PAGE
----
• For tax purposes, your state government or your local school district may actually ask for a name for your home school (this has happened to us on a number of occasions). It would nice to put something other than "Koop Family School."
  • In our parish, the Church of St. Paul in Ham Lake, MN, there is a home school graduation every spring for all of the outgoing seniors. The name of each family's home school is featured prominently in the program in a profile of each student.
  • Having a school name can give the children a sense of identity in their school.
  • Placing your home school under the prayerful patronage of a saint in heaven is always a good idea :-)
We had always thought that once we had our dedicated school space in our new home we would finally make a decision on our school name, and being that we are into the new school year, the time has arrived.

Both Molly and I have had powerful experiences on Ignatian silent retreats (evidence Molly's diaries from her last two such retreats) and I personally have been blessed so greatly by the Spiritual Exercises written by St. Ignatius. His "Principle and Foundation" is exactly the kind of "mission statement" that should guide our schooling: man is created to know, love, and serve God, and all created things should be utilized by man in as much as they help him on toward this goal, and should be discarded by man in as much as they hinder him toward it. Therefore, the purpose of our home school must be to orient our children toward a deeper level of knowing, loving, and serving God, otherwise our school (and indeed our family life) is not serving its purpose. One of the main ways our home school can accomplish this is by fostering growth in virtue in each child.  

Virtues are nothing more than "the habit of doing the good," key word being "habit." Growth in virtue takes hard work, work that is needed to build the habits that eventually facilitate "doing the good" without even thinking about it, and doing so in a joyful, self-giving manner. If growth in virtue is fostered in children, the academics part will take care of itself. Our school can also foster self-denial, honesty, sacrifice, charity, and so many other virtues. St. Ignatius, through his writings and Spiritual Exercises, is an ideal patron and model for all those seeking growth in virtue, as it is one of the main themes in his writings.

With all this in mind, we have named our school "St. Ignatius of Loyola Classical Academy." The word "classical" is in there to emphasize that we use the classical trivium method of schooling, with the grammar, logic, and rhetoric stages. Of course once we selected this name, I simply had to design a seal for our school that we could put on the wall to make things official, and Molly and I also wanted to select a motto that would be included in the seal (in Latin of course). After a few hours of work on the seal itself, the final product looks like this:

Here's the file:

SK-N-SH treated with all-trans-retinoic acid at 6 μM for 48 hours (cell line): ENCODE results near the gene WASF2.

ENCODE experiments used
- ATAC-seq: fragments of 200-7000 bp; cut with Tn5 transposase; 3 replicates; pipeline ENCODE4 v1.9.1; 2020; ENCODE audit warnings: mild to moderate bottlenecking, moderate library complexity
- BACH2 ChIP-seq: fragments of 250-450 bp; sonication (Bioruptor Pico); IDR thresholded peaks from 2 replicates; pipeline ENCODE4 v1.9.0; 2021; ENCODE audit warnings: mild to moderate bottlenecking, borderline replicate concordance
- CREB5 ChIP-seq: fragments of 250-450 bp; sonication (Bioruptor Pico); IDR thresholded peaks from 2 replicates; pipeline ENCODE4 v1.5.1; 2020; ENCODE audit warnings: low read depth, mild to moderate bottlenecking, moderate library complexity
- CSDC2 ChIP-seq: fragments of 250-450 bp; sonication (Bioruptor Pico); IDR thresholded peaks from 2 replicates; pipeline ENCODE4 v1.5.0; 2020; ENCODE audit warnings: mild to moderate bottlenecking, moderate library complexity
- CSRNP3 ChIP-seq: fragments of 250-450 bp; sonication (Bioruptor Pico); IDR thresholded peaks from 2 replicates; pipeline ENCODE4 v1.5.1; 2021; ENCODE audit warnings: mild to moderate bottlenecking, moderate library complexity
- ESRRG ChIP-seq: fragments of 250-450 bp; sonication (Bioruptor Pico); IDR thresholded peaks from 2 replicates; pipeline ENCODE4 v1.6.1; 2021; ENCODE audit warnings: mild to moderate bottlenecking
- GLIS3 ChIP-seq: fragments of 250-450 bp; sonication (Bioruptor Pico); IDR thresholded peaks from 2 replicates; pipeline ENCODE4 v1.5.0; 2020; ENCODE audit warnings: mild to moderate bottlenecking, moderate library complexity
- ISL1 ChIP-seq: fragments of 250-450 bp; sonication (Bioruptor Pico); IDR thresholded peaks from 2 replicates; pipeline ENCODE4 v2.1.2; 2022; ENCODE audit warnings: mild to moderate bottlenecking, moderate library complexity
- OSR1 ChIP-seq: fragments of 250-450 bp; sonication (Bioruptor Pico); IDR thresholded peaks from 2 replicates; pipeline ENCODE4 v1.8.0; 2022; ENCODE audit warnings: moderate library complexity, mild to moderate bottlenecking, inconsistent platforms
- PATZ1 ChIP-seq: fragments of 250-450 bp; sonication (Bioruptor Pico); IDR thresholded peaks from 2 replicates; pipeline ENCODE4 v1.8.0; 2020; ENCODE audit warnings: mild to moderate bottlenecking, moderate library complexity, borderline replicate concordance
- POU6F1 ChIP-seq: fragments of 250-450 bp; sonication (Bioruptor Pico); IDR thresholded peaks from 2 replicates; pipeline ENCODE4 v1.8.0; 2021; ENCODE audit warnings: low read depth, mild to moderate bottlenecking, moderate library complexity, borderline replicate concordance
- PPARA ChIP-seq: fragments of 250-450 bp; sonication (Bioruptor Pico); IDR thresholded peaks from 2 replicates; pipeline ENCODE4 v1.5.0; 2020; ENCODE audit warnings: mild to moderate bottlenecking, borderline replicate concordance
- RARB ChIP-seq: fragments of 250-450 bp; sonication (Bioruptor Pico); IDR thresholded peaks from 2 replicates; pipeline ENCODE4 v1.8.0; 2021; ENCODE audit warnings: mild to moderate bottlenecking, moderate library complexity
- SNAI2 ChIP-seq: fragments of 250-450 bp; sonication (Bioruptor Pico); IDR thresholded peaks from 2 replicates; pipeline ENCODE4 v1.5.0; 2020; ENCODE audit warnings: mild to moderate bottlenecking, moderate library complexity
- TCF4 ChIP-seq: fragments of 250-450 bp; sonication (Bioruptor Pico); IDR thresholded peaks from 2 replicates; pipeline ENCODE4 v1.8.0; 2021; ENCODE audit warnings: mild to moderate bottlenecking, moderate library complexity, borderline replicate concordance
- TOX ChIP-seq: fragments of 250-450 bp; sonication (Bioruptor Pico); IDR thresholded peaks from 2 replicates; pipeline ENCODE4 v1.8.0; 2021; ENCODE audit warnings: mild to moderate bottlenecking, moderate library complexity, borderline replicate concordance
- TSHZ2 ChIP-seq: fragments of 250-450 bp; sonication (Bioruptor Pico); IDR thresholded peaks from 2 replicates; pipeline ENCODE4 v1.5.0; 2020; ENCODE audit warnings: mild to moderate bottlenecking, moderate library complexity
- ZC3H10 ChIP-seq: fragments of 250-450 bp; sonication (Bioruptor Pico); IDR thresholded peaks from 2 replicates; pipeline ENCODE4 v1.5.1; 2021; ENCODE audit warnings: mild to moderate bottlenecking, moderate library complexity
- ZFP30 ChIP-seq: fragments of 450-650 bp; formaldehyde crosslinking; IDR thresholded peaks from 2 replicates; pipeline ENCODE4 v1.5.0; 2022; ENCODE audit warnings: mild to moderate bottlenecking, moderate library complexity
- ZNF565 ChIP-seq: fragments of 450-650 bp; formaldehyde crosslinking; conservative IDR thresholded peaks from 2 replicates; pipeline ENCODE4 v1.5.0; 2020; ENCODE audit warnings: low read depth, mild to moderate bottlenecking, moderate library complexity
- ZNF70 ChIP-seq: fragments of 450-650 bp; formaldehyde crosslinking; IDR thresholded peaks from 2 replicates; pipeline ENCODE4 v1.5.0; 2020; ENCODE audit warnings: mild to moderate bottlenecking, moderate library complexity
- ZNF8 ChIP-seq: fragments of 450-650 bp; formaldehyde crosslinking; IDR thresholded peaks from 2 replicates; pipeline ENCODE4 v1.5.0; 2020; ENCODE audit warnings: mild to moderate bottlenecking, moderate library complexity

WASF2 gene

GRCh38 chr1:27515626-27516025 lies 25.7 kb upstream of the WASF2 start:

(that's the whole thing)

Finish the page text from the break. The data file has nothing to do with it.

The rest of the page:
The picture of St. Ignatius is one I found using Google image search, which I then cropped near the face and included in the seal design. The motto, "Usus magister est virtus," can be translated aphoristically in English to "Practice makes virtue." More directly, it also can be translated as "Practice teaches virtue," or "Practice is the virtuous teacher." All this is meant to remind our children that, in cooperation with God's grace, hard work and perseverance is necessary to build the "habit of doing the good" -- to grow in virtue. Additionally, inside the seal I placed the symbol for the motto of the Jesuits (the order St. Ignatius founded), A.M.D.G. -- "Ad Majorem Dei Gloriam" -- "For the greater glory of God." This motto really goes together with the main one below the seal.

Here's some pictures of the seal on the wall in our school room:

Sunday, September 5, 2010

Interior photos


Well, we had an absolutely wonderful open house yesterday, praise God! It was glorious weather, and there were between 100-150 people who turned out, which wasn't bad considering it's Labor Day weekend. Thanks so much to all those who were able to stop by (and more than a few had a very long drive), and to all those who couldn't make it hopefully we can still have you over soon!

For anyone who couldn't make it, here are some long overdue interior photos. There are just a couple repeats in here from past posts, but the vast majority are new. Click any to enlarge, and enjoy!

I finally finished all of the shelving in the storage room. With no basement, this is the main storage space and has an extra fridge and a chest freezer.

A couple of great pics of the kitchen that I stole from my sister!

The dining room.

The guest bathroom off of the main entry foyer.

A morning picture looking toward the East door of the main entry foyer.

The school room, with a new rug.

The family room.

The library.

The stairway up to the second level.

Top of the stairs, looking toward the nursery and master bedroom.

The nursery.

The master bathroom, where I finally got the rope lighting installed in the bath/shower area (last pic).

The master bedroom.

The laundry room.

The hallway toward the boys' and girls' bedrooms.

The boys' bedroom and bathroom.

The girls' bedroom and bathroom.